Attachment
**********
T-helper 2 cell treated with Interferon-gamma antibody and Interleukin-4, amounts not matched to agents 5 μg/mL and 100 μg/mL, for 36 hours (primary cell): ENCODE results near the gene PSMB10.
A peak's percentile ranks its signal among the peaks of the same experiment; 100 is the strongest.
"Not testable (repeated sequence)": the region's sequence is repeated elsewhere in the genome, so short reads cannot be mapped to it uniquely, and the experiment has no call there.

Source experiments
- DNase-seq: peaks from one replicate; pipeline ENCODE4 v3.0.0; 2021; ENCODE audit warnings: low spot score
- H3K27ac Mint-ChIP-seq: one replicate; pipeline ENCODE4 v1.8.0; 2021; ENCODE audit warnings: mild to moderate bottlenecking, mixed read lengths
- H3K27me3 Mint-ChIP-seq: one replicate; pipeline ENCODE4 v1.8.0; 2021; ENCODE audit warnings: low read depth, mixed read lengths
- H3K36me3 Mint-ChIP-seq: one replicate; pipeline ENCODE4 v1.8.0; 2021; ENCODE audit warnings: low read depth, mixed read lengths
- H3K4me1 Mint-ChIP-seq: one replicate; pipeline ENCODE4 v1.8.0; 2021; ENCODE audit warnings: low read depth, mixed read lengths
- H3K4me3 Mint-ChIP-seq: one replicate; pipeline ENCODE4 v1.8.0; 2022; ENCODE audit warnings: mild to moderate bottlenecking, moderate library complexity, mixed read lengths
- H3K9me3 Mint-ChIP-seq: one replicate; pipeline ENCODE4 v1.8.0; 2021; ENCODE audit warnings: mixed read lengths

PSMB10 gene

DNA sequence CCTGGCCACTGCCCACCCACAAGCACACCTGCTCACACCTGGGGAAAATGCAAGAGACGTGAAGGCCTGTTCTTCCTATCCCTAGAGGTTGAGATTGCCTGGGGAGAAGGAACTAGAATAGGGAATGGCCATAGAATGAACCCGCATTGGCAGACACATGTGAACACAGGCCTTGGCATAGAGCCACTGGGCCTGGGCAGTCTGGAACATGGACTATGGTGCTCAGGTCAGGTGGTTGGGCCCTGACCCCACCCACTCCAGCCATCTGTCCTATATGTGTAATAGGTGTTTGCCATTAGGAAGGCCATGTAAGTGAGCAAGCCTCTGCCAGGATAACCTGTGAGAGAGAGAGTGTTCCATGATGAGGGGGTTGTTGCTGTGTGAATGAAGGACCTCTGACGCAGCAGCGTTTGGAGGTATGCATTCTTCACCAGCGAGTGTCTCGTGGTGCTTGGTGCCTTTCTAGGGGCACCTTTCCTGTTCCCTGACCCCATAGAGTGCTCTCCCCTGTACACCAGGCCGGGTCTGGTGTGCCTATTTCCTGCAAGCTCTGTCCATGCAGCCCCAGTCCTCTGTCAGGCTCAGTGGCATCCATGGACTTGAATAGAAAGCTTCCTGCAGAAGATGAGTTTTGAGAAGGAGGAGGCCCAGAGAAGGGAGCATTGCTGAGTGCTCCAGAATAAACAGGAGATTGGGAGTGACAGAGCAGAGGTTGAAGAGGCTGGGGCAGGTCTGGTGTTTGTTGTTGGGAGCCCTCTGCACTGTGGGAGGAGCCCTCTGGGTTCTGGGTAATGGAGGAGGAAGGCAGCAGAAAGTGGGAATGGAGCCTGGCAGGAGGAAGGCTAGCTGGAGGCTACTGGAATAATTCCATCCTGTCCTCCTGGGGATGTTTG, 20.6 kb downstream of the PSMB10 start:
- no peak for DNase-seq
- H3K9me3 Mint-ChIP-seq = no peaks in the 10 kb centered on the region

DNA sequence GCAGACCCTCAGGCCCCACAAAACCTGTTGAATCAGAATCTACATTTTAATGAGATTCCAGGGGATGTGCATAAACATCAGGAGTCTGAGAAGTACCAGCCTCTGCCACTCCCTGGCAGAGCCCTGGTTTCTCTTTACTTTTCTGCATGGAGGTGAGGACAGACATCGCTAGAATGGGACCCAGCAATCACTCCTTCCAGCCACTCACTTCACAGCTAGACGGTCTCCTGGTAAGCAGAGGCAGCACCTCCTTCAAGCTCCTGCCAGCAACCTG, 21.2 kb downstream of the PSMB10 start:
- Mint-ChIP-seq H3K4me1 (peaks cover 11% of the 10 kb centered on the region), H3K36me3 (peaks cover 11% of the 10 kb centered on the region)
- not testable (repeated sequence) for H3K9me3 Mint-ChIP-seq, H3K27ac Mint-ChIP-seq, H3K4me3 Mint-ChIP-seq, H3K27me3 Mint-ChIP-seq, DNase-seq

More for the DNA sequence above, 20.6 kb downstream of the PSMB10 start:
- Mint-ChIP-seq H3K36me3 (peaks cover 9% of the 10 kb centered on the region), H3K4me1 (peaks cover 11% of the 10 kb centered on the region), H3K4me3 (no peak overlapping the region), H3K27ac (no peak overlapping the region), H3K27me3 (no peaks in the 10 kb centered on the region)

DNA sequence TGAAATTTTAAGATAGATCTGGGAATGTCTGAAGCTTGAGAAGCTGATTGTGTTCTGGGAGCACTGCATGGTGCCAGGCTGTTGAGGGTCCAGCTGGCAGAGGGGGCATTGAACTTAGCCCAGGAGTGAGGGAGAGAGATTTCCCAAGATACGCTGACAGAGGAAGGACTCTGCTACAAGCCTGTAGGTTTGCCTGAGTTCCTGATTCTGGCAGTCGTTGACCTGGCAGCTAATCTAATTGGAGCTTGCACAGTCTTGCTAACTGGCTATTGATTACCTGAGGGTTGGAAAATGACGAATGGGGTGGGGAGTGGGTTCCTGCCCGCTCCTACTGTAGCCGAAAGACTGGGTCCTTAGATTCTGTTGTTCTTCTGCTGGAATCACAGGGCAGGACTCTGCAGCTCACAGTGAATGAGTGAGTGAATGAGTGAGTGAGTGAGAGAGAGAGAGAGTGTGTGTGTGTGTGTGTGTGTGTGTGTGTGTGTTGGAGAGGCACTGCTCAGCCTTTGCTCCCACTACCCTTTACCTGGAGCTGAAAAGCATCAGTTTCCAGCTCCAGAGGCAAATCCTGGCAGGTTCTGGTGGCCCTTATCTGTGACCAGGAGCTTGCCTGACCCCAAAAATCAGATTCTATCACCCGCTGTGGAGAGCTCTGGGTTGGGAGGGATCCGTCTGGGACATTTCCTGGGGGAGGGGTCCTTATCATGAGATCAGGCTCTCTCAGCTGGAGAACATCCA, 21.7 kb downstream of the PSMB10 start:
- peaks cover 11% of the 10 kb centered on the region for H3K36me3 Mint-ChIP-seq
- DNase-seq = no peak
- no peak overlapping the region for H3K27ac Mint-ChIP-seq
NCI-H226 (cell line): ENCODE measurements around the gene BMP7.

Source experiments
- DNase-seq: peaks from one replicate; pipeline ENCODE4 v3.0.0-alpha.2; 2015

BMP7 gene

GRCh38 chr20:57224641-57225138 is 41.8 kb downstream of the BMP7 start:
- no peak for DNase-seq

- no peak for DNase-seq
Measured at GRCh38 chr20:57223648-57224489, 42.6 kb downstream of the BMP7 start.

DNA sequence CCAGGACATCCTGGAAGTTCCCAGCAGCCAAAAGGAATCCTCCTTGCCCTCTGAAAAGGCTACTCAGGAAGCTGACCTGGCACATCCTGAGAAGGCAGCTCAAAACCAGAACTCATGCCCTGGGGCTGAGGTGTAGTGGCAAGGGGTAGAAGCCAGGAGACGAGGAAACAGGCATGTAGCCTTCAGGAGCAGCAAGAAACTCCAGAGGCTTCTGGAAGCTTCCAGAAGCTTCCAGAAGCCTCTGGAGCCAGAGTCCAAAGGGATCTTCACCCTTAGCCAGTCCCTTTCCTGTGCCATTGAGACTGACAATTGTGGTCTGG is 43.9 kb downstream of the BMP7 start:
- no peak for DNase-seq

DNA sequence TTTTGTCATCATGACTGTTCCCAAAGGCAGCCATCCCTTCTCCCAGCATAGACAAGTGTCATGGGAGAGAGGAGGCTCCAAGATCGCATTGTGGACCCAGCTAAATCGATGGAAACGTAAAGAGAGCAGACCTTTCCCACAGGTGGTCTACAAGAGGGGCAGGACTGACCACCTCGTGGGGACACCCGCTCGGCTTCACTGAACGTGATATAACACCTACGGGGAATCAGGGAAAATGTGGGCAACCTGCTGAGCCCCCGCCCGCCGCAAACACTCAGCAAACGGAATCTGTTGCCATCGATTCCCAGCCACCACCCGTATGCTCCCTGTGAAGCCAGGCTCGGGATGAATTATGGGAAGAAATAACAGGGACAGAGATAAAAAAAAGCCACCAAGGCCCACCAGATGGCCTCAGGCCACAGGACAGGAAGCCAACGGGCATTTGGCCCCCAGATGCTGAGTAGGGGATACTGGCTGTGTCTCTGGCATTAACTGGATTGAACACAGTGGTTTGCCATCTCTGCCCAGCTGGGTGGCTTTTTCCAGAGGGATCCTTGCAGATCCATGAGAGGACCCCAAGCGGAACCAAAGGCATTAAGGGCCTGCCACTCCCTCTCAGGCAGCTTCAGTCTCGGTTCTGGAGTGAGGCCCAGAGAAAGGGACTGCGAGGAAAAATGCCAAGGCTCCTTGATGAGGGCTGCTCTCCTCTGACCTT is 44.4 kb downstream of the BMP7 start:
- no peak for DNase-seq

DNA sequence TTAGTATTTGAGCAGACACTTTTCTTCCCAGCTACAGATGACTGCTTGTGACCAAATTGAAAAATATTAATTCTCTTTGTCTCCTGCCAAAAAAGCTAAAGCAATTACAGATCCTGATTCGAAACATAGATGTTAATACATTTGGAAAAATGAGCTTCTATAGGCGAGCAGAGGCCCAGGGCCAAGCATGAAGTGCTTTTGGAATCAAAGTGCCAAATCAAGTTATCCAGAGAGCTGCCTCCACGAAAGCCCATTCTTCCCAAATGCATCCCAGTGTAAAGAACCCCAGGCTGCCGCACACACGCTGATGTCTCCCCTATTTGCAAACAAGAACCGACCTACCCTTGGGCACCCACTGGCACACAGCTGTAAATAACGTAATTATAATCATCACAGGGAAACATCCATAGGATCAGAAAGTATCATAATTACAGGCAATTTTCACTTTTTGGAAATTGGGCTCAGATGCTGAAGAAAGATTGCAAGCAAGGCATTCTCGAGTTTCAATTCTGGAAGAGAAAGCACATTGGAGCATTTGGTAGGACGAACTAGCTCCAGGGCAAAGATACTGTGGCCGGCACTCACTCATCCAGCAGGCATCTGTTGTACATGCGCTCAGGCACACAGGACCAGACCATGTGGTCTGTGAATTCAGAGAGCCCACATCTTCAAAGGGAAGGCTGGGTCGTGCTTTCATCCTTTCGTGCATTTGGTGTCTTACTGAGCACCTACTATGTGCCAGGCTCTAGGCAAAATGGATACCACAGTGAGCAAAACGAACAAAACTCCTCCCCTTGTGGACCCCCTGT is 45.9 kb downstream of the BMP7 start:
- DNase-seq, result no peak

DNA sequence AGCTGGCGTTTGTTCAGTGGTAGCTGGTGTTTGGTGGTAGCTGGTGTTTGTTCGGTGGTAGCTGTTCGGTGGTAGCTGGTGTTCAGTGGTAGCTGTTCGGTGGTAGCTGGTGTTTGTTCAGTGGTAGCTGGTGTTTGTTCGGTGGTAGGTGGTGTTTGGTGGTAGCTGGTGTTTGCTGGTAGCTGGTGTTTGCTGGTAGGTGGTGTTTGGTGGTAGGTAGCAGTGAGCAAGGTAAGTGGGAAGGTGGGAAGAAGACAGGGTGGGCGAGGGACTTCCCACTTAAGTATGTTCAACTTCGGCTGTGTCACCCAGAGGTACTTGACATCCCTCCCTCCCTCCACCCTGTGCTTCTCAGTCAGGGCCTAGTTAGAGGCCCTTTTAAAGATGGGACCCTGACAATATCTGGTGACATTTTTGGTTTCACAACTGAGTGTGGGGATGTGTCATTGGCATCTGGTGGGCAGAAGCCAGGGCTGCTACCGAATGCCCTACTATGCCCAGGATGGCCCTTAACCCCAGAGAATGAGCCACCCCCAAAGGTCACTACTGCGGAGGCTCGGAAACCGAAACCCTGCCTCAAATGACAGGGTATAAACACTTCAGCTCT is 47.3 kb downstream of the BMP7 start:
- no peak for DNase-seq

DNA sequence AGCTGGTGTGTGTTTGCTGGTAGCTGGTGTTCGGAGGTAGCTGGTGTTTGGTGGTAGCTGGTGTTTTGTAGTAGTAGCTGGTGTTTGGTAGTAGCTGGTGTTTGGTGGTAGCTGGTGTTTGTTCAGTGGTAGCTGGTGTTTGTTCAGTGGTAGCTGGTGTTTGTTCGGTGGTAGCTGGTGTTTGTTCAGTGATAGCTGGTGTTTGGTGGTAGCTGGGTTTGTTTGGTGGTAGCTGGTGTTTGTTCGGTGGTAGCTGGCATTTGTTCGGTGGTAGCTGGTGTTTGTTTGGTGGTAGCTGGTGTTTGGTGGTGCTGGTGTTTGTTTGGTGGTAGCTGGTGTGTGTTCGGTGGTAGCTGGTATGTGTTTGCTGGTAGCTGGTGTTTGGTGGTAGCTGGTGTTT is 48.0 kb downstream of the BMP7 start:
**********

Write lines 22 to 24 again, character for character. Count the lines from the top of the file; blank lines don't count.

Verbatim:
- peaks cover 11% of the 10 kb centered on the region for H3K36me3 Mint-ChIP-seq
- DNase-seq = no peak
- no peak overlapping the region for H3K27ac Mint-ChIP-seq